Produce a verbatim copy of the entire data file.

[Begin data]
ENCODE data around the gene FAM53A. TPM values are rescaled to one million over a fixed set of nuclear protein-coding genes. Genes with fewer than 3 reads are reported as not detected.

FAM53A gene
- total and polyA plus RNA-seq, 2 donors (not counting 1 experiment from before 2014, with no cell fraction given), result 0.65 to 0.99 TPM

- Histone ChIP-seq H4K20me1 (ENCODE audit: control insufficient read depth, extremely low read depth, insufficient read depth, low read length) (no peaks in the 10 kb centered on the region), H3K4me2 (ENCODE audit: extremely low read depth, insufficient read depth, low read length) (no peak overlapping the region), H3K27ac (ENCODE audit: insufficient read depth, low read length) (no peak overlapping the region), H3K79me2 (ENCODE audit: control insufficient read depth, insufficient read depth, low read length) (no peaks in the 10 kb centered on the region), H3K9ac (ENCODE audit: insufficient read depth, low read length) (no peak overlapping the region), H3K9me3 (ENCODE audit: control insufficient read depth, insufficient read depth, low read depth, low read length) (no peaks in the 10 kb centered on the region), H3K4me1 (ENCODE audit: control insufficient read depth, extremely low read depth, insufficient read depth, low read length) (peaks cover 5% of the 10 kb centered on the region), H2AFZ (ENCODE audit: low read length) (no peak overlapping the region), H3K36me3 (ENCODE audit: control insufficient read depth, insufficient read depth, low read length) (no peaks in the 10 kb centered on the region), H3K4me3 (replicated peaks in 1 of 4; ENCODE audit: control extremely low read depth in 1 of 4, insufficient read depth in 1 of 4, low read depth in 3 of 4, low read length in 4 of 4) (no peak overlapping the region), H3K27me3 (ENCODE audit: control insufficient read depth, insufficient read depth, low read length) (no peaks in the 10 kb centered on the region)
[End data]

ENCODE data around the gene FAM53A. TPM values are rescaled to one million over a fixed set of nuclear protein-coding genes. Genes with fewer than 3 reads are reported as not detected.

FAM53A gene
- total and polyA plus RNA-seq, 2 donors (not counting 1 experiment from before 2014, with no cell fraction given), result 0.65 to 0.99 TPM

- Histone ChIP-seq H4K20me1 (ENCODE audit: control insufficient read depth, extremely low read depth, insufficient read depth, low read length) (no peaks in the 10 kb centered on the region), H3K4me2 (ENCODE audit: extremely low read depth, insufficient read depth, low read length) (no peak overlapping the region), H3K27ac (ENCODE audit: insufficient read depth, low read length) (no peak overlapping the region), H3K79me2 (ENCODE audit: control insufficient read depth, insufficient read depth, low read length) (no peaks in the 10 kb centered on the region), H3K9ac (ENCODE audit: insufficient read depth, low read length) (no peak overlapping the region), H3K9me3 (ENCODE audit: control insufficient read depth, insufficient read depth, low read depth, low read length) (no peaks in the 10 kb centered on the region), H3K4me1 (ENCODE audit: control insufficient read depth, extremely low read depth, insufficient read depth, low read length) (peaks cover 5% of the 10 kb centered on the region), H2AFZ (ENCODE audit: low read length) (no peak overlapping the region), H3K36me3 (ENCODE audit: control insufficient read depth, insufficient read depth, low read length) (no peaks in the 10 kb centered on the region), H3K4me3 (replicated peaks in 1 of 4; ENCODE audit: control extremely low read depth in 1 of 4, insufficient read depth in 1 of 4, low read depth in 3 of 4, low read length in 4 of 4) (no peak overlapping the region), H3K27me3 (ENCODE audit: control insufficient read depth, insufficient read depth, low read length) (no peaks in the 10 kb centered on the region)